What are the actual processes by which human resources are coordinated in producer services sectors? What activities are people engaged in, requiring what technical knowledge, interpersonal skills, logic? How do forms of labor deployment and coordination differ across the contexts of organizational structure (e.g., the mix of employed versus contracted labor), capital equipment, social culture, or local context? What effect do these differences seem to have on performance (client satisfaction, profitability, revenue per employee)? These are not idle empirical questions: their answers determine who is employed to do what, where, at what wages and with what tenure, with what implications for the availability of producer services for local economic activity. Answers might also provide additional levers for local and national development policies and labor-organization strategies: institutional structures loom large in determining the way that technology affects the work process. The research itself could integrate technical and strategic work done within integrated enterprises with that done in specialized producer services providers.


As the pace and importance of information management increases, how do the nature of work and the requirements of workers change? Reviewing five decades of empirical research into the work process in the midst of information-technological change, Castells [1996: 241] concluded that "automation, which received its full meaning only with the deployment of information technology, increases dramatically the importance of human brain input into the work process," at every level in (decreasingly hierarchical) work organizations. Perhaps in information processing more than materials handling, routine, unthinking operations can be automated or eliminated: a technological "fix" may be readily available in lieu of a spatial division of labor. The result, dependent on institutional arrangements, is the redundancy of workers, the reskilling of those same workers, or the replacement of clerical workers with others (perhaps with accompanying shifts in location, tenure, gender, and work conditions). Is it possible to modify institutional arrangements so that the outcome of technological change corresponds to local employment needs?


Finally, much producer services labor is conducted outside of "firms," in entrepreneurial and sole-contractor arrangements. The locational flexibility of these arrangements has increased with improvements and cost reductions in computing and communications technology, with implications for the incomes, public-service needs, and support-service needs in suburban, exurban, and rural locations [Beyers and Lindahl 1997a; Nelson 1997a&b] as well as for urban residents who may not benefit from decentralized, flexible contracting arrangements. The technology, however, is not the driver but the enabler of work relationships: institutional arrangements, cost structures, and social goals of firms, workers, and governments determine the ultimate trends in particular places [Castells 1996: 220-1].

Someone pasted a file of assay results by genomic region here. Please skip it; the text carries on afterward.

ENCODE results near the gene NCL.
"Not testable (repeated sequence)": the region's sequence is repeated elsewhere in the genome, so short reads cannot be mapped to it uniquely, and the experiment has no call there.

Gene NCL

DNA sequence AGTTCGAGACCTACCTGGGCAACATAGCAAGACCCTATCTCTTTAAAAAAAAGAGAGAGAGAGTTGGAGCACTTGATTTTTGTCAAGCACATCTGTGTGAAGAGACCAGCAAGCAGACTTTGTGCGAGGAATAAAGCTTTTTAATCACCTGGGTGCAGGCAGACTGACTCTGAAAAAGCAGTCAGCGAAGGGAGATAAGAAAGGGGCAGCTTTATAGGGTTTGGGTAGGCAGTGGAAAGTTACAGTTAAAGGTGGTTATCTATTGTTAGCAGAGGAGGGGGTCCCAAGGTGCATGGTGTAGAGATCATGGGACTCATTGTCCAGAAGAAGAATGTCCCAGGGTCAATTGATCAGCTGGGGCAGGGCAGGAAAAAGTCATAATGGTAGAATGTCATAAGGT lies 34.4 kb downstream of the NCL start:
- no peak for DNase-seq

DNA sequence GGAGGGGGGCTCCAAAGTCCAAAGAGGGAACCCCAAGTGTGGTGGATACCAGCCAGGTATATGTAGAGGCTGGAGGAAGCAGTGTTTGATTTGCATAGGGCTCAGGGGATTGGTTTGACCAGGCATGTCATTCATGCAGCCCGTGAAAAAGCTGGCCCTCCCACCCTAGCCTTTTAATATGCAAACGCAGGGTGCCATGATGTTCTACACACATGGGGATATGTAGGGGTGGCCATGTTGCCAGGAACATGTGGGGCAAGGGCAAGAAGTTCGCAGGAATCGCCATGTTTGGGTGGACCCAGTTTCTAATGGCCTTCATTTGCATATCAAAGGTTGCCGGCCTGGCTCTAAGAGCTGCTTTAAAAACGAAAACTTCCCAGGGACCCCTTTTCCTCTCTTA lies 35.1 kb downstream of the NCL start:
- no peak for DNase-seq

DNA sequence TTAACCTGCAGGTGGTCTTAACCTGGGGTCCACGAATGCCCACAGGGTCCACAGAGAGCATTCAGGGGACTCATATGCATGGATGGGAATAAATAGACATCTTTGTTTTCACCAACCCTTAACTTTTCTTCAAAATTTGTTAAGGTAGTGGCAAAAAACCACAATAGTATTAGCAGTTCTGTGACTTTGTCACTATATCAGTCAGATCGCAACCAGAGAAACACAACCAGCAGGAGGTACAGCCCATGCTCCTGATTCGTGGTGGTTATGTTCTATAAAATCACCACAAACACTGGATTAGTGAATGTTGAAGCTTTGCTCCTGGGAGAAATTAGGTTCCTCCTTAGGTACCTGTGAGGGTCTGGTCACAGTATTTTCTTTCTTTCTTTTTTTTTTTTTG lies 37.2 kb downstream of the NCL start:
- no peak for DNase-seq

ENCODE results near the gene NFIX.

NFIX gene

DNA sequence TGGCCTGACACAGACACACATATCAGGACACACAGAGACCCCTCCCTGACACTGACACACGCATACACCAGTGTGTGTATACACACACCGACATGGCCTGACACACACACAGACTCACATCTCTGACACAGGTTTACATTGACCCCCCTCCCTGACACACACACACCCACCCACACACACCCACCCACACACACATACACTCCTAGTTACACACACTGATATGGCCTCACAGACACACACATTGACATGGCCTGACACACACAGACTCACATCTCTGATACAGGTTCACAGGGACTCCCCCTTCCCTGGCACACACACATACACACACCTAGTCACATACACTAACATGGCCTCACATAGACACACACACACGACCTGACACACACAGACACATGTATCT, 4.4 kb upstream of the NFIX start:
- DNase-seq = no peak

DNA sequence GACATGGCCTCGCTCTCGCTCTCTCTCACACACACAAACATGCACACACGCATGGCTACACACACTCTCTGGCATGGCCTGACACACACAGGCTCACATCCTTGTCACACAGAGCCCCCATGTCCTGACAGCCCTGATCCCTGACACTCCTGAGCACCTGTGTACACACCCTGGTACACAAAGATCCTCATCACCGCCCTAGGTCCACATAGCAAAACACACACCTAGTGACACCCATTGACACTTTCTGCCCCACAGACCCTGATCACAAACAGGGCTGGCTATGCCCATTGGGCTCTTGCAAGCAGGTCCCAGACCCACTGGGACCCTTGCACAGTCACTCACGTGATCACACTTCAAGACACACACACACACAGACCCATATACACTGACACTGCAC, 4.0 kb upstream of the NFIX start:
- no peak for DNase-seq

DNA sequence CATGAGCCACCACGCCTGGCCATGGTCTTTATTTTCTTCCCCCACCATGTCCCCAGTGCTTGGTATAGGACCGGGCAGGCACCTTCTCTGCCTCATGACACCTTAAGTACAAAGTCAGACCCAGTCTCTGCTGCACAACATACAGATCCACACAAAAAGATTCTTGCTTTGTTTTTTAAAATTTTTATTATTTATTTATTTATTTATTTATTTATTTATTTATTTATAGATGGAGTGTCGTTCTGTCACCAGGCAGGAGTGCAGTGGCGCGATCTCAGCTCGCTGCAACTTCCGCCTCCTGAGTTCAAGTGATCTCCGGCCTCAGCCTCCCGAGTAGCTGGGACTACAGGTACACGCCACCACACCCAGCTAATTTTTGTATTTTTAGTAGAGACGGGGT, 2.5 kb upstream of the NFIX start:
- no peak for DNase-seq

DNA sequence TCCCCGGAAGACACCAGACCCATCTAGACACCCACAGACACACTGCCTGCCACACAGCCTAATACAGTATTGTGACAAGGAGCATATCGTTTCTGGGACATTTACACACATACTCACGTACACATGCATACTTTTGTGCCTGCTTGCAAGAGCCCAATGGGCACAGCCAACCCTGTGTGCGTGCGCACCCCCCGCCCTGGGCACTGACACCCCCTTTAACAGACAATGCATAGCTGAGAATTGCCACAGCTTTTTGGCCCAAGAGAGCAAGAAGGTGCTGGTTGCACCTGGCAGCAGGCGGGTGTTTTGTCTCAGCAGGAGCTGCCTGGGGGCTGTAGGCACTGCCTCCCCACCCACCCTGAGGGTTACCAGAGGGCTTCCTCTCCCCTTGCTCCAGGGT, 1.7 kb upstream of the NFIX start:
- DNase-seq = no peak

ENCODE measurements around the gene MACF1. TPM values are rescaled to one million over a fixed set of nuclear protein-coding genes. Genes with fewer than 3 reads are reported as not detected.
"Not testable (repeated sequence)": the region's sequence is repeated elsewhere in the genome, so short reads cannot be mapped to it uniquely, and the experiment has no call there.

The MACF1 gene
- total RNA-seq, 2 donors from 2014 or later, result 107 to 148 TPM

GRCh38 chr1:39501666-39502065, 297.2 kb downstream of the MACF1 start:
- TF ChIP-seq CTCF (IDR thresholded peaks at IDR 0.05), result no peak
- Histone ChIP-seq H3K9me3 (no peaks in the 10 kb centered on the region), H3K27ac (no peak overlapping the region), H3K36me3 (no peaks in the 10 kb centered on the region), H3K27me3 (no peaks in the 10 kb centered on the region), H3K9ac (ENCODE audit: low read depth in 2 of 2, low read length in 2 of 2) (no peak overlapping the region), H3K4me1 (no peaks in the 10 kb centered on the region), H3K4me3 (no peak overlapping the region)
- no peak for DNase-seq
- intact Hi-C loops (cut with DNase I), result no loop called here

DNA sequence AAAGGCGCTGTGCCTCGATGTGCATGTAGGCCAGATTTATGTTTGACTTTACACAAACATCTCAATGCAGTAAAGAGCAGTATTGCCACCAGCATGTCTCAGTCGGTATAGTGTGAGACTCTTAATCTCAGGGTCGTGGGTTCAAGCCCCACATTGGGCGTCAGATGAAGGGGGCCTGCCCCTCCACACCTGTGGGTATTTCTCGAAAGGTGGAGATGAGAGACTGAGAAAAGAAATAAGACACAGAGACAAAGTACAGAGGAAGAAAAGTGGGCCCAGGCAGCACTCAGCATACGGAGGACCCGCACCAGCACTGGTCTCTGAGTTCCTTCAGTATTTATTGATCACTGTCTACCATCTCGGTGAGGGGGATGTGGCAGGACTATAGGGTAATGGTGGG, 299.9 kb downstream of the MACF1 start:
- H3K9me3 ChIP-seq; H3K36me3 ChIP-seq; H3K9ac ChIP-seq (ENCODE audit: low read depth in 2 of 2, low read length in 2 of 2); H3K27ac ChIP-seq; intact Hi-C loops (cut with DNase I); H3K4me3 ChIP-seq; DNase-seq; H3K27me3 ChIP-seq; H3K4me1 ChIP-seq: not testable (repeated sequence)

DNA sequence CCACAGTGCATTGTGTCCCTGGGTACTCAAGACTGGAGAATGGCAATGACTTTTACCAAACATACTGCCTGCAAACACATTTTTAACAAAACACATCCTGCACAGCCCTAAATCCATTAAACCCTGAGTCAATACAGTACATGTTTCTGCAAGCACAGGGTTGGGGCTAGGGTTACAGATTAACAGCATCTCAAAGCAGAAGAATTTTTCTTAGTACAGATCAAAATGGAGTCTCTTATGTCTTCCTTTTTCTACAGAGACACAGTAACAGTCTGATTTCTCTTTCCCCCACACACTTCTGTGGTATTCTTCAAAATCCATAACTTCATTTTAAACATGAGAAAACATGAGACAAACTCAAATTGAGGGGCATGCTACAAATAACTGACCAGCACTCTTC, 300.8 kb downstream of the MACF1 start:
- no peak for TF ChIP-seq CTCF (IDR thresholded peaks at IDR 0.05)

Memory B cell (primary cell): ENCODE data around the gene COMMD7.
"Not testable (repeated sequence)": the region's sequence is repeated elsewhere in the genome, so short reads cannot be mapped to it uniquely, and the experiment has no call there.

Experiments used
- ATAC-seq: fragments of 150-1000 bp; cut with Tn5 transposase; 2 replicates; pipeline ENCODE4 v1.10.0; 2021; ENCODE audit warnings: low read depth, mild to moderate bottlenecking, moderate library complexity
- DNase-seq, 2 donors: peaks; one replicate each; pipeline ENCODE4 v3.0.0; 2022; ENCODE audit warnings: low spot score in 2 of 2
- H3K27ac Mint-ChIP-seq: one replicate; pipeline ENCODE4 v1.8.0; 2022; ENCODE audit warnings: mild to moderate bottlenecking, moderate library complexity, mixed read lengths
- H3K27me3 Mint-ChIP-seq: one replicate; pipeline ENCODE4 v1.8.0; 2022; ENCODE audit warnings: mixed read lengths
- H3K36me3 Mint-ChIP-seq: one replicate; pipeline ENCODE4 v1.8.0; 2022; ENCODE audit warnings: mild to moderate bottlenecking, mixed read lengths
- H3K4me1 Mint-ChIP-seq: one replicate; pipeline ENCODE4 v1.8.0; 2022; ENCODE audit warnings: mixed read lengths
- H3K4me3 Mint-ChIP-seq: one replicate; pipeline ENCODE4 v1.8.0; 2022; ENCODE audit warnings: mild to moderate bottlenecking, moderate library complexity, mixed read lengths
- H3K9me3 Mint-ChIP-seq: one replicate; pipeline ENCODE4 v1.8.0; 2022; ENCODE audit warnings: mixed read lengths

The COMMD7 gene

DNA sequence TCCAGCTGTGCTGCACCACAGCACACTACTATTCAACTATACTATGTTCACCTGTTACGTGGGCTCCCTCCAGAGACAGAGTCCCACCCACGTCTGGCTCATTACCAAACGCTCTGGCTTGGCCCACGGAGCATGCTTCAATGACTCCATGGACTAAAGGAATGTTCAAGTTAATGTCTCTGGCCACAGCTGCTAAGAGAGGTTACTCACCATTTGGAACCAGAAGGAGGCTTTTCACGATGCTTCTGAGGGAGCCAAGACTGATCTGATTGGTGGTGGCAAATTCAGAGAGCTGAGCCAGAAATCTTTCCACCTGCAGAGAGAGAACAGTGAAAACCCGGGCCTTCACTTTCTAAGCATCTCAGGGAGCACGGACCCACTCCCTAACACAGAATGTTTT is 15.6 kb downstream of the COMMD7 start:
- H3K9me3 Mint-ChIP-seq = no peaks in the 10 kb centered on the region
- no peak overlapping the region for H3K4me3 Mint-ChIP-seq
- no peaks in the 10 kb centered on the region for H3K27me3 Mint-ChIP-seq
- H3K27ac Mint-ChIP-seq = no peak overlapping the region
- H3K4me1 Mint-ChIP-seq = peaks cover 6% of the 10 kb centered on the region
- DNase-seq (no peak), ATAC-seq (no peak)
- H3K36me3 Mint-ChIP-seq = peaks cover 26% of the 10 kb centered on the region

Regional, labor-induced impacts of producer-service employment

Finally, the employment of human resources in producer services results in fundamental changes in the nature of localized regions. The most obvious of these are the direct and indirect multipliers of proprietors’ and wage income. In small or rural regions, the high value added of producer services can quickly yield a substantial change in local incomes [Nelson 1997b]. The nature of work in some producer services and other information-intensive sectors and occupations means that the indirect economic impacts have manifestations not usually considered. Massey [1995] investigated the work and home habits of the scientific staff in the Cambridge (England) "high-technology" industrial complex. The local work culture of very long hours meant that workers relied exclusively on unpaid spouses (almost always wives) or paid cleaners and catering for all domestic activity, generally including child-rearing. Residential locations close to the workplace were favored, to reduce commuting time, and desirable residential spaces with that proximity were bid up in price. The result is a occupational-culturally derived spatial, economic, and social structure financed by the staff wages (also see Hanson and Pratt 1992]. The geography of consumption spaces responds to the time pressures and long hours of office workers (increased rents and intensity for retailing in and near office centers) and to the prevalence of (part-time) home offices to be equipped and fed.


The distribution of the direct wage payments from producer services activities bears much more attention. Occupational distributions may not tell the whole story. On the basis of a review of seven decades of sectoral/occupational data from the G-7 countries, Castells [1996: 220] concludes

while there are certainly signs of social and economic polarization in advanced societies, they do not take the form of divergent paths in the occupational structure, but of different positions of similar occupations across sectors and between firms. Sectoral, territorial, firm-specific, and gender/ethnic/age characteristics are clearer sources of social polarization than occupational differentiation per se. It is the operation of labor processes in producer services that determine the impact of producer services on the wage and security distribution of employment.